| The first stamp portraying the
Muslim holiday season is still causing controversy two years after its release
all over the United States, and Austin is no different. Along the line with
national movements, Austinites continue to debate the stamp.
The commemorative first class stamp, designed by
Zakariya of Arlington, Va., is the first stamp ever in the United States to
have words in Arabic. The Arabic features the phrase "Eid mubarak" in gold
calligraphy on a blue background and, in English, it reads "EID, Greetings."
The Eid stamp celebrates the two most important festivals in the Islamic
calendar, Eid al-Adha and Eid al-Fitr. It was released by the US Postal Service
on Sept. 1, 2001 as part of its multicultural Holiday Celebration series. It
was later reissued in Oct. 2002, barely a month after the first anniversary of
the Sept. 11 terrorist attacks. Now, over two years after the initial release
of the stamp, controversy is still soaring.
people believe that the stamp, which honors the Muslim religion, is a slap in
the face to the Americans who perished in the terrorist attacks. A mass email,
by an unknown author, is circulating the virtual world in response to this
controversy. It lists many of the Muslim attacks on the United States and then
urges readers to boycott the stamp, saying that "to use this stamp would be a
slap in the face to all those Americans who died at the hands of those whom
this stamp honors."
It seems to be a grassroots
effort," said Fred Taub, executive director of Boycott Watch. "Most boycotts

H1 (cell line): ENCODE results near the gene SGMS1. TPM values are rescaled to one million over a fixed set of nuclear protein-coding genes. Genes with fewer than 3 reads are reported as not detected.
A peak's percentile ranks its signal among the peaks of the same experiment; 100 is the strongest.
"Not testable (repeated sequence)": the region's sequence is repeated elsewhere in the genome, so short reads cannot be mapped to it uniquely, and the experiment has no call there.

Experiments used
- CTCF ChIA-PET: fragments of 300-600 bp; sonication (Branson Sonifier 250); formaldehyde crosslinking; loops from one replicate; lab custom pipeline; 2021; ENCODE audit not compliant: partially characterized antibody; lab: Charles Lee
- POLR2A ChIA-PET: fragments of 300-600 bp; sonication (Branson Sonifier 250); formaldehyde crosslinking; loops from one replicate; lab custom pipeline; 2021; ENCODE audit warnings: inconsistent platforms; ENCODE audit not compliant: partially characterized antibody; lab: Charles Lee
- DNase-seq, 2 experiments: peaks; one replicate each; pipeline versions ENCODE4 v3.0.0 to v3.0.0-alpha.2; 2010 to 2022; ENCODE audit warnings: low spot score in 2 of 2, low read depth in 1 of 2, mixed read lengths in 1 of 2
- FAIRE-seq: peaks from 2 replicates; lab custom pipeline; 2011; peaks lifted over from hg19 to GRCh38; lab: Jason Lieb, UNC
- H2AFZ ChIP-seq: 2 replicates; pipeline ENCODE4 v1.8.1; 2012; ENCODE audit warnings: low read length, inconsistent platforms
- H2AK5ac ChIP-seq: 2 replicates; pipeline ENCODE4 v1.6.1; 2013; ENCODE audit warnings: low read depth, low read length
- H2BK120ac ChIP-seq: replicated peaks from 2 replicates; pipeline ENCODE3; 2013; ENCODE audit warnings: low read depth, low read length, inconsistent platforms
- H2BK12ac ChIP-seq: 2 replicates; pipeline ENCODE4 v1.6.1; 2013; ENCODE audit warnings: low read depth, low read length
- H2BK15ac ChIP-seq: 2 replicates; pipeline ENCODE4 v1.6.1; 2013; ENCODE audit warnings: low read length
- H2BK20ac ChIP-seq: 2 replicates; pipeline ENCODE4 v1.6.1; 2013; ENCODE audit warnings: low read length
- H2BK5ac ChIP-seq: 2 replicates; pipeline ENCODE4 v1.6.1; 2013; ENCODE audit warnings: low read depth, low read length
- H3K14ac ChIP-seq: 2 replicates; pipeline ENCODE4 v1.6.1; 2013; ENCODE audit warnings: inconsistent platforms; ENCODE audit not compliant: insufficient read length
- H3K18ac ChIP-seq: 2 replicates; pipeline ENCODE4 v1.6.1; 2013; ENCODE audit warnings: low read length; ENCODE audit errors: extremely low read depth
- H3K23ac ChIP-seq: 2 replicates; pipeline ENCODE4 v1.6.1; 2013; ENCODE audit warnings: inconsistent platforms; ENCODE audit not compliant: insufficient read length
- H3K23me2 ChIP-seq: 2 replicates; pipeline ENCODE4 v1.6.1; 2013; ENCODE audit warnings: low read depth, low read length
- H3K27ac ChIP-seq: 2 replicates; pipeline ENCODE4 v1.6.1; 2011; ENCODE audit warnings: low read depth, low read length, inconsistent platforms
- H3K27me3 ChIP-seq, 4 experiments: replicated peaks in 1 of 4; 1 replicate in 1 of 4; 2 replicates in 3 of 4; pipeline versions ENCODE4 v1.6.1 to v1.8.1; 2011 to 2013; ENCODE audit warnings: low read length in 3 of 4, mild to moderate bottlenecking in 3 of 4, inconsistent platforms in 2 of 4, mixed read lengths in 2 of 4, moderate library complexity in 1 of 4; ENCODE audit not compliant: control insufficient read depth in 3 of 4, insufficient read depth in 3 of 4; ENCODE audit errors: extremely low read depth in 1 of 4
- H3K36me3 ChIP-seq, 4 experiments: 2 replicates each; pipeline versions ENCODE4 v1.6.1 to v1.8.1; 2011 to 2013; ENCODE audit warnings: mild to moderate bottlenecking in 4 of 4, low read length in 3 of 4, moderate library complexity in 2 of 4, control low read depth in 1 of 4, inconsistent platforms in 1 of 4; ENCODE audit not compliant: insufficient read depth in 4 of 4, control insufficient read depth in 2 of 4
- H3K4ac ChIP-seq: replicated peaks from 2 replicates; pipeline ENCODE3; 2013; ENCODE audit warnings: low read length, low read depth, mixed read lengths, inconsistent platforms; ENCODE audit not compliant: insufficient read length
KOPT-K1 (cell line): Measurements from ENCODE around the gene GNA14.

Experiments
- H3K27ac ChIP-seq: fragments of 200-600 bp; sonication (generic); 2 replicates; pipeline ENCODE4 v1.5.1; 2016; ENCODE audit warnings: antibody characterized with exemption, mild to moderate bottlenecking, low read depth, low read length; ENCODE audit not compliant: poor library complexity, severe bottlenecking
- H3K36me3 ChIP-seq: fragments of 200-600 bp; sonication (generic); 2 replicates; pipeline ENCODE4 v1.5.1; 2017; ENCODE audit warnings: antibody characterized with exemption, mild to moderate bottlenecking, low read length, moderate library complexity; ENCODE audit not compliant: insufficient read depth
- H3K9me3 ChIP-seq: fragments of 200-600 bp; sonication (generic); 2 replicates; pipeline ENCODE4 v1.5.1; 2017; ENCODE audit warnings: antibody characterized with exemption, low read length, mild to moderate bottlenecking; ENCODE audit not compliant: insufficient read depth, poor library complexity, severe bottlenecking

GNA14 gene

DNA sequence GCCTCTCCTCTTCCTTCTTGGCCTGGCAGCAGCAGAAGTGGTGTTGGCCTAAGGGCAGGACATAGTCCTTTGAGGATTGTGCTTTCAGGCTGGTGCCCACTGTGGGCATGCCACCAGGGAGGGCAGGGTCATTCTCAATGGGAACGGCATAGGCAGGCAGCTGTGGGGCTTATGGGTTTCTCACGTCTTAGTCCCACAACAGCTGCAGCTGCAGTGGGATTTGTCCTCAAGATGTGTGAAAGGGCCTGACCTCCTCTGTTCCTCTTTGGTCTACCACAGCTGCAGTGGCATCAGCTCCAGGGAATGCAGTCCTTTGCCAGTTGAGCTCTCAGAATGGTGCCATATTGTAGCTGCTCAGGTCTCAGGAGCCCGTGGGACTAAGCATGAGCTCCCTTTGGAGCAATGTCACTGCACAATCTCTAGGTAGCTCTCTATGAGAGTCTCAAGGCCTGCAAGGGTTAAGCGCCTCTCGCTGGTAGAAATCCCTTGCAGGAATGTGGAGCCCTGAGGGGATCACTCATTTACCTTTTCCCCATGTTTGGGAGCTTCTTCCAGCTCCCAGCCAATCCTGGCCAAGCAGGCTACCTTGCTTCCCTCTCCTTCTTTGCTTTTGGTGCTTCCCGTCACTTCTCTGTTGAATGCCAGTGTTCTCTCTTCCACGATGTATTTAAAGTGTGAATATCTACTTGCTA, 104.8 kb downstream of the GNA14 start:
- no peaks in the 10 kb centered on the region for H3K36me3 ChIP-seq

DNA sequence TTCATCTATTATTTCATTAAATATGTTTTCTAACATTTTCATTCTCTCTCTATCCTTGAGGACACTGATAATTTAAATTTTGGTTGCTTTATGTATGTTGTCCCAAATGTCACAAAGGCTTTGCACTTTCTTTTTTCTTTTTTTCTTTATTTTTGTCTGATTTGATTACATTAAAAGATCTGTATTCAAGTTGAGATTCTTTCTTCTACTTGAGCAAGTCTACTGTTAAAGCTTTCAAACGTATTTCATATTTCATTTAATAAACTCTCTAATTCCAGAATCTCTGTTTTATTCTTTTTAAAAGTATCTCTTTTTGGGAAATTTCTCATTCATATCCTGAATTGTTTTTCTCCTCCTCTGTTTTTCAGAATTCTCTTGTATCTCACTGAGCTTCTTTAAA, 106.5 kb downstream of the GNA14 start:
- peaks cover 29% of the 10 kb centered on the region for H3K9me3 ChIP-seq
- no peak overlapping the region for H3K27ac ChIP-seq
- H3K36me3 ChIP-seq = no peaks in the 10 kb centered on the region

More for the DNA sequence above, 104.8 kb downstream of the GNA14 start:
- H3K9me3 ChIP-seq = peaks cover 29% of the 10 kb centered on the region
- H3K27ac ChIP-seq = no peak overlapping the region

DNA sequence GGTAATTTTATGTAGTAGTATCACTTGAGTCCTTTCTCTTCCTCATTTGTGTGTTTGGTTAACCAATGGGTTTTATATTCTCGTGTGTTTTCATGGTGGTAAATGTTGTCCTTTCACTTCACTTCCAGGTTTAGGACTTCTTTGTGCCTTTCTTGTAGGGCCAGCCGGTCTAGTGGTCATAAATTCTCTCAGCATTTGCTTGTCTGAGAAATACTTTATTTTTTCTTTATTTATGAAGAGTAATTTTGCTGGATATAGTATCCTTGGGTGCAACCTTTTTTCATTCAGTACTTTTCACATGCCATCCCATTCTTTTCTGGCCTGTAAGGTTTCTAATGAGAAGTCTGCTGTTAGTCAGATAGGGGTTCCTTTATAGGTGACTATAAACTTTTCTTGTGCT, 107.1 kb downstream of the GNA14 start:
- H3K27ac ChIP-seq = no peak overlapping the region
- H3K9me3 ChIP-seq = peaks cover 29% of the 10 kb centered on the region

have an organization behind it. Is there a problem with this when somebody is
not taking responsibility for their actions? If you're calling for a boycott,
say who you are."
The unidentified author urges
people to boycott the stamp, but there seems to be no centralized campaign for
it. However, in spite of the lack of organization, this email remains one of
the most talked about issues on the Boycott Watch web-site.
"This happens to be one of the big things people come
to our web-site for," said Taub. "It's one of our top stories." While the
unidentified author is very upfront about his or her beliefs, not everyone
agrees with this perspective.
"Any claim that the
Muslim Eid Stamp is a slap in the face to Americans who lost their lives in the
9/11 terrorist attacks is a disgusting perversion of the Islamic faith and of
American patriotism," said Bryan Pravda, Executive Director of Public Relations
for the College Republicans at the University of Texas at Austin.
"For a lot of people, the religion of Islam is a way
of life, and it has been intertwined with the tradgic circumstances of today,"
said Svend White, secretary for the Study of Islam and Democracy. "It's sad for
me to see. There's a lot more that unites us spiritually than divides us."
There are seven million Muslims in the United States,
according to the American Muslim Council in Washington. Some would argue that
because of the growing Islamic population, it is important that they be
represented in all aspects of society, including representation during the
"The diversity in postal stamps
recognizes that America stands as a welcoming beacon to all faiths, colors, and
creeds," said Pravda.
"The Eid Stamp is an important
symbollic achievement, not only for Muslims, but for America," White said. "I
see it as a very important symbol of change and people's awareness."
However, many are still upset by the stamp. A poll by
Urbanlegends, through the "About" web-site, which is run by guides in over 20
countries, shows that the stamp rates 75 percent as a slap in the face to
American terrrorism victims. "People of all faiths should unite together to
dispel any wrongful claims made against a religion," said Pravda. "By
purchasing the Eid stamps, you are supporting freedom, the fundamental
characteristic of our nation."